Currently, the ESG reporting landscape is a mix of voluntary and mandatory global standards and local requirements. These frameworks, including for example, World Economic Forum’s ESG framework and Global Reporting Initiative’s ESG standards include qualitative and quantitative tax-related disclosure requirements. 

Companies may be expected to disclose their: tax strategy, tax governance and risk management approach, tax country-by-country reporting, total tax paid or total tax contribution, approach to transfer pricing and other factors that extend beyond traditional financial reporting disclosures.

While currently the ESG reporting frameworks provide their own specific requirements, the International Sustainability Standards Board announced at the COP26 climate conference in November 2021, by the International Financial Reporting Standards Foundation, was organized to establish global standards for sustainability. Also, although global standards do not exist currently, companies increasingly are seeking third-party attestation over their ESG disclosures.

All told, expanded ESG disclosures may strain further tax accounting resources and require new processes and controls to enable consistently reliable reporting.

The tax accounting response

Companies should ensure the tax team is involved with ESG reporting because of the importance and relevance of tax to the entire sustainability equation.

Tax teams should understand how ESG reporting is affected by tax policy, law and regulatory developments, such as the EU’s Carbon Boarder Adjustment Mechanism and EU’s public country-by-country tax reporting requirement.

For many tax teams, the process begins with self-examination. It’s important to understand what ESG means for the company, why and how ESG impacts the tax function, and how ESG reporting differs from financial reporting. Tax teams need knowledge of company disclosure principles, such as reporting objectives, the scope of disclosures, the reporting standards that are used, and where there are gaps and overlaps between financial and ESG reporting processes and controls. Tax teams also may value benchmarking their ESG reporting against peers.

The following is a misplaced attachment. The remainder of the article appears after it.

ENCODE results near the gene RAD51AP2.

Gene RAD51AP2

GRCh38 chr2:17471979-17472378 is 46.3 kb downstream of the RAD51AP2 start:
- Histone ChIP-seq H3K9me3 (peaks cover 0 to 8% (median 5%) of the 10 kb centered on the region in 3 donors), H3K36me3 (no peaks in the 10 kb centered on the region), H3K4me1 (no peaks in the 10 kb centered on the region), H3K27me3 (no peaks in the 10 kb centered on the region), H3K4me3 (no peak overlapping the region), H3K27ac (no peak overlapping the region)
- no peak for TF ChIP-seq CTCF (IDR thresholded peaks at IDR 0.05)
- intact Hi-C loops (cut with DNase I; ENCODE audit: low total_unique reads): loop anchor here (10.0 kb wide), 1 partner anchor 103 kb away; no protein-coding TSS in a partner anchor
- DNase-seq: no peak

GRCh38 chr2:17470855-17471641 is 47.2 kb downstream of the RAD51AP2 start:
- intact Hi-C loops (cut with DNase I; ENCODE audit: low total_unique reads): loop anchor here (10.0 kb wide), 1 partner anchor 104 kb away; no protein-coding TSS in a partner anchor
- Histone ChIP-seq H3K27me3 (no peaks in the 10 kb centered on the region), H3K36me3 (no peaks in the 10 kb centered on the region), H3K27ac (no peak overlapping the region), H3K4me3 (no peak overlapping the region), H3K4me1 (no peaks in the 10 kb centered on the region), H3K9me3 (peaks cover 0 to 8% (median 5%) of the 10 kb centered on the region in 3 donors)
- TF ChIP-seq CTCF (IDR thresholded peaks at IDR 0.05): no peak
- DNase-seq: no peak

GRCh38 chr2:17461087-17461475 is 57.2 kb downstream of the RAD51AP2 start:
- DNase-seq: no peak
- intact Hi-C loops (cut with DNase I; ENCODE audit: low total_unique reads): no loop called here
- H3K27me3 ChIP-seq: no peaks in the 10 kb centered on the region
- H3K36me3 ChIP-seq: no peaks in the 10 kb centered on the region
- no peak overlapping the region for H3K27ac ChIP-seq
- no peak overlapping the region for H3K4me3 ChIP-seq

Quality, timely information and underlying process controls are critical to facilitate a company’s ESG message is both reliably and effectively compiled, and clearly communicated to stakeholders.


As the year draws to a close, CFOs and heads of tax will be working closely to understand, evaluate, account for and disclose the various business and tax matters the organization has encountered during the year.

Tax accounting professionals can expect challenges ahead of year-end and should plan to address these challenge proactively while continuing to adapt to remote working models, staff changes, and staff openings.

By thinking strategically, anticipating major changes and modeling their potential impact, and working holistically and transparently across the organization, tax teams can dampen the impact of year-end challenges to deliver a successful year-end close.

  • Ten steps to take now to accelerate tax accounting work ahead of the year-end close cycle

    Many elements of the year-end tax provision can be concluded well ahead of the close cycle. Companies should consider taking steps to pull work out of the year-end close cycle, to manage stress and risk.

    Here are 10 tangible steps that can be taken now:

    1. Develop a year-end close calendar and align expectations, communication protocols, and timing with your external auditor
    2. Address changes in personnel and roles and responsibilities to avoid gaps in processes and controls
    3. Conduct technical analysis and tax accounting for any significant transactions or other changes in business operations
    4. Complete a technical analysis of tax law and regulatory developments, and consider their impact on the organization. Do the same for newly adopted accounting standards and interpretive guidance
    5. Complete provision-to-return calculations, and evaluate differences for changes in estimates versus errors
    6. Document changes in uncertain tax positions and tax treatments
    7. Complete analysis and documentation of transfer pricing
    8. Evaluate non-income-tax risks (such as VAT and customs)
    9. Complete a walk-through and test of internal controls
    10. Discuss the scope and requirements of tax-related ESG reporting with your sustainability team


As 2021 draws to a close, the tax landscape is arguably more complex than ever before — with ongoing global tax reform and unexpected pressures, largely as a result of the COVID-19 pandemic, creating a picture that tax accounting teams could not have predicted.

Decisive action will ensure not only that the typical year-end processes are taken care of, but also that the value of the tax function to the entire organization is clearly demonstrated.

About this article

By Brian Foley

EY Global Tax Accounting and Risk Advisory Services Leader

Passionate about creating value in and through tax accounting. Drummer who is always looking for a gig. Husband and father.

Related topics Tax